The term Wadi means a dry river bed and at the northern end of my walk it certainly lived up to its name. The area had a landscaped appearance with trees and some bushes spaced out along the channel where the river would run. On done side is a fairly busy road and above that a high sandstone cliff and a very high wall with small castle keep like structures dotted along it. I think this was to keep rocks from the cliff falling on the road. The cliff at the first location was about 50 meters high and made of a kind of sandstone rock common around here. It has a layered appearance with vertical cracking which makes it look like a layered cake. Some of the cracks were quite big and I could not help thinking they would be ideal places for owls and rock dove to nest. On the opposite side were more high walls behind which were date farms. I have a feeling that this whole area could get pretty lively when the weather turns and we get rain.
I had literally just arrived and was stepping out of the car when I spotted a red beak in trees. On closer inspection I found a Rose Necked Parakeet perched on a branch and within moments had spotted another 5. Wonderful birds though, as with their cousins in the South of England, not natives to Saudi Arabia. As with a number of birds here they originate from cages from which they were either released or escaped. In any event they appear to be doing well, who knows maybe in ten years or so there will be ten thousand of them like there are in London.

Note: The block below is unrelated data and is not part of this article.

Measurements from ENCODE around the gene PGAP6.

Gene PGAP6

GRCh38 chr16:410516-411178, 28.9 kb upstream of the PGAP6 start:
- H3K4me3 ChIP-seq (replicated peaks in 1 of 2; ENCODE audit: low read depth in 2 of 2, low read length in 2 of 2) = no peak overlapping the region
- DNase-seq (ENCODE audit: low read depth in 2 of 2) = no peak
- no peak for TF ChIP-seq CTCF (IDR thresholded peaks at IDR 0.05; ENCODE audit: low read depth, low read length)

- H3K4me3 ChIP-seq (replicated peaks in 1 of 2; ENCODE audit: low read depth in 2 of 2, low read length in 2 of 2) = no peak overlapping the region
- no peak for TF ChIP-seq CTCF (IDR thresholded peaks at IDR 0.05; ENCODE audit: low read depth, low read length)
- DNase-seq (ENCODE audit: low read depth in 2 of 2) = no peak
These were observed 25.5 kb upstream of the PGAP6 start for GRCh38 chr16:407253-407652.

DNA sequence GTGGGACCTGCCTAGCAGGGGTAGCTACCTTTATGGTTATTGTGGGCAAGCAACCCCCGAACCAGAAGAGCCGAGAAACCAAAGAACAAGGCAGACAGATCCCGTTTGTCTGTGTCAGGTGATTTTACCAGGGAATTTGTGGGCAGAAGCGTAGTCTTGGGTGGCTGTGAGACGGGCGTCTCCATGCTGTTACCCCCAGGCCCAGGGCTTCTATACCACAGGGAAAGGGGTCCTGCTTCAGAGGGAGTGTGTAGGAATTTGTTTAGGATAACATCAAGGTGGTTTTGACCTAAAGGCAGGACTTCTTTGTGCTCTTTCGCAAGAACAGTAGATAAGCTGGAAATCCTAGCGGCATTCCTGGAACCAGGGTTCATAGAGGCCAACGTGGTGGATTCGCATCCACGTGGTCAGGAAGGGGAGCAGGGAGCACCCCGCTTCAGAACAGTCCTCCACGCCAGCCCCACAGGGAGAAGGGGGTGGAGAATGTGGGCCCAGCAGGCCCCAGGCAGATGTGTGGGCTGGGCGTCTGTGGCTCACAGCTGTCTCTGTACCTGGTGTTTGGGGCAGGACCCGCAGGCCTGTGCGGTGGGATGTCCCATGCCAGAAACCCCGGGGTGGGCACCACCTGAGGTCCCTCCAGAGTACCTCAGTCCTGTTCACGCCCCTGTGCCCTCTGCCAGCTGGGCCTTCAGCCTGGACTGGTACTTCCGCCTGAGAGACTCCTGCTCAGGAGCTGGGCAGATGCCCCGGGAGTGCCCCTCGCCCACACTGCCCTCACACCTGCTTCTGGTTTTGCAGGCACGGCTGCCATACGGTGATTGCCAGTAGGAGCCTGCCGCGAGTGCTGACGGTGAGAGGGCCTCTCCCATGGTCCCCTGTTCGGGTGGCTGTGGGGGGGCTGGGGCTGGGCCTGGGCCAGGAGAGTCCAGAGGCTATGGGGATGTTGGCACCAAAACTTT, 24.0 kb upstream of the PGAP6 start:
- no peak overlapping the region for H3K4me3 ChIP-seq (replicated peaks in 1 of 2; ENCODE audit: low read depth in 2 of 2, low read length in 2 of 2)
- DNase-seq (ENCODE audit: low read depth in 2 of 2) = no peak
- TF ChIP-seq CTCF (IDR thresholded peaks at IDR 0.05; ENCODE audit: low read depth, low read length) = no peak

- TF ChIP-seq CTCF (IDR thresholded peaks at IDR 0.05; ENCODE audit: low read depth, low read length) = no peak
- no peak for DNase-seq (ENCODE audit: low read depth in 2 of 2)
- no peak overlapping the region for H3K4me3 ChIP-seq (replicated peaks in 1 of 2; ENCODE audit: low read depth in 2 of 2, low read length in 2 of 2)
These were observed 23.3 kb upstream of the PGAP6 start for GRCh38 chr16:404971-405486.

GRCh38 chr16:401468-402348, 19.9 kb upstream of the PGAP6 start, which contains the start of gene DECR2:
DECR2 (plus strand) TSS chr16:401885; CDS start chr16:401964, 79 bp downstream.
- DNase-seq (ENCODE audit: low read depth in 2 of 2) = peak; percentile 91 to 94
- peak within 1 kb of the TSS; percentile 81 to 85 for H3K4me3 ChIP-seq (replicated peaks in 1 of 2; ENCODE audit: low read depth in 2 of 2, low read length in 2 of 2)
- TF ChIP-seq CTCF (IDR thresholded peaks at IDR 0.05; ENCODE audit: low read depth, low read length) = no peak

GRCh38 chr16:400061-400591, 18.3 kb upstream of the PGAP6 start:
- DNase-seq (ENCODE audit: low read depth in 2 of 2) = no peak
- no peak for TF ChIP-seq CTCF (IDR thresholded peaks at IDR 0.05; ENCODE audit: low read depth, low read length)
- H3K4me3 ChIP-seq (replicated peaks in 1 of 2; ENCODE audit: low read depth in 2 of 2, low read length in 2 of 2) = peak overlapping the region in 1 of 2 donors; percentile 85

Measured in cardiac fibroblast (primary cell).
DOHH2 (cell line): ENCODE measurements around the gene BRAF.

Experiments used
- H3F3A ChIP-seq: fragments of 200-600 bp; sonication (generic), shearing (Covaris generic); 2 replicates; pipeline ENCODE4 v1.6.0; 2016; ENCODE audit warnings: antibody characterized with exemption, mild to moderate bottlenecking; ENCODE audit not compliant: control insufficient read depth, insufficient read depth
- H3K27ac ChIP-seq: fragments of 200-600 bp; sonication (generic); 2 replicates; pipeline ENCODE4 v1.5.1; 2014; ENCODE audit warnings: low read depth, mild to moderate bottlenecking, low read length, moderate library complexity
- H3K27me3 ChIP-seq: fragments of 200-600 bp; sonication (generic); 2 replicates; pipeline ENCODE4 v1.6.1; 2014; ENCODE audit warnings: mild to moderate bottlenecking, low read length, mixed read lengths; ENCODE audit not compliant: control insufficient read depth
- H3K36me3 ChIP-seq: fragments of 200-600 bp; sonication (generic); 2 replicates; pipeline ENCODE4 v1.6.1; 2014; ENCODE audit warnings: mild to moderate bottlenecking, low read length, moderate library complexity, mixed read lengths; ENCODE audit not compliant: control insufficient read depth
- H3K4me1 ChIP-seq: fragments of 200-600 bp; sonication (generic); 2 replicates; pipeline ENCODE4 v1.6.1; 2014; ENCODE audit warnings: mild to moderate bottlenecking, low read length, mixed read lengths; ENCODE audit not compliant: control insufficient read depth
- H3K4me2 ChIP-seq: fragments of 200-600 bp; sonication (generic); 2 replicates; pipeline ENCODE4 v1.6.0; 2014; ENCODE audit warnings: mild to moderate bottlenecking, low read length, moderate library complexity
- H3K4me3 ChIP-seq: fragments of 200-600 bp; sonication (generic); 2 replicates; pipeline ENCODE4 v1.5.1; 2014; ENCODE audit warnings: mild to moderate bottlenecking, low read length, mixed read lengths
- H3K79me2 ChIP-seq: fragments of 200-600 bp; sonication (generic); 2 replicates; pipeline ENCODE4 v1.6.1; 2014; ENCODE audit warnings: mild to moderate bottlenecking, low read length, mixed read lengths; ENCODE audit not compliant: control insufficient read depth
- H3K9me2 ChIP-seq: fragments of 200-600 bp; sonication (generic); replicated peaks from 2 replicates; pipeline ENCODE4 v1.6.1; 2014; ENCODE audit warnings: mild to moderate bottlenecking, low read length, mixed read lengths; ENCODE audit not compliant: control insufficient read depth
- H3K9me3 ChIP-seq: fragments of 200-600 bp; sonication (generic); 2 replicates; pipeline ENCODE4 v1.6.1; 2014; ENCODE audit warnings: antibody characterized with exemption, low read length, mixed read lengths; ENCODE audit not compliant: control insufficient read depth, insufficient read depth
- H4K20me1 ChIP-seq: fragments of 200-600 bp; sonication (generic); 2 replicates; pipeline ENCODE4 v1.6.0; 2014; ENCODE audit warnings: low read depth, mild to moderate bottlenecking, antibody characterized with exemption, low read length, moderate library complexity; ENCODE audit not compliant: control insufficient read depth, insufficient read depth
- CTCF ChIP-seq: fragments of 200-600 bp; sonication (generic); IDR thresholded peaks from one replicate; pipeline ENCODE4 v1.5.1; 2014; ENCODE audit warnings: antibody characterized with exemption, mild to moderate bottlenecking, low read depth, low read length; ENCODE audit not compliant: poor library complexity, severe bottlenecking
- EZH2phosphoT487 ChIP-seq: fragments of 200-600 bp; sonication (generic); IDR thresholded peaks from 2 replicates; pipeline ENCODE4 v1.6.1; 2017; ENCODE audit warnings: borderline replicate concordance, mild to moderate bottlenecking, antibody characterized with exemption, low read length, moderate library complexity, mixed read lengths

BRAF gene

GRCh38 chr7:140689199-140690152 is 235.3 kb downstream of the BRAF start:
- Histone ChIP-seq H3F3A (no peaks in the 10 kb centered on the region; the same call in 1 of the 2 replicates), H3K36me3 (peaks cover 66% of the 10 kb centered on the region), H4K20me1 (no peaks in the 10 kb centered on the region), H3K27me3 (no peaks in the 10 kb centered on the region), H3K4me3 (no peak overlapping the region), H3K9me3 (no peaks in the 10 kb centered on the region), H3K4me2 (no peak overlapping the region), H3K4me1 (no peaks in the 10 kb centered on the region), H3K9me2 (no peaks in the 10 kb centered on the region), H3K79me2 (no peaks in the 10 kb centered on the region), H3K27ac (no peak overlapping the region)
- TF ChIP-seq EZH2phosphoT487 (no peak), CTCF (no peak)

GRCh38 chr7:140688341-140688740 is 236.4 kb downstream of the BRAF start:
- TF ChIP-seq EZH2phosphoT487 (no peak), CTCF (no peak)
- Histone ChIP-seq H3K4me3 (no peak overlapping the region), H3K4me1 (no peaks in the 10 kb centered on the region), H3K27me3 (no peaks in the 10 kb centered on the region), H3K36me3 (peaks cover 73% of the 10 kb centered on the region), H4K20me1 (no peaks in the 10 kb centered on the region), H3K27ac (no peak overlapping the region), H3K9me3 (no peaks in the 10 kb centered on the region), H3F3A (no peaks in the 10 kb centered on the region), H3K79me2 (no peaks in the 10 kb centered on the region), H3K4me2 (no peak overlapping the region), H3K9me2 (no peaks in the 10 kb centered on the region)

This site is certainly one for Hoopoe viewing. I spotted at least 10 along the length of the wadi. Most looked like relatively young birds and they allowed fairly close approach by comparison with those at Al Hayer. I think I saw more of these today than I have over the past three years.
Lurking about the place were a small number of Collared Doves. You do see quite a few of these around Riyadh but never in large numbers.
Another very common sight along the Wadi was the Common Myna which were everywhere. I can't remember the count exactly but there were 40+ in the couple of miles I travelled today.
This weaved nest in interesting and is similar to a couple I saw in a tree about 60 meters away. They were similar but hanging by a string of grass from the branch. There are definitely some weavers breeding about the area and not the usual Streaked Weavers we see at Al Hayer. This is an altogether different type of nest.
As I approached the flyover I spotted a number of birds feeding on the seeds of the long grass stems. They all flushed but thankfully stopped in a tree only a short distance away. A nice little flock of Indian Silverbills.
As is always the case when your birding, you go on one side of the river the birds are all on the other side! I noticed this guy having a dust bath and watched for a while. A very nice Rufous-Tailed Scrub Robin.
I flushed this Squacco Heron from the trees by the side of the Wadi. Only got a fleeting photo before he disappeared
As always there was a good number of White Eared Bulbul about the area.
and large numbers of House Sparrow.
This is my first trip to the area and certainly will not be my last as there are a number of things I want to follow up, like the owner of those nests for a start. There is a lot more of the Wadi than the bit I managed to navigate today so will be back! :)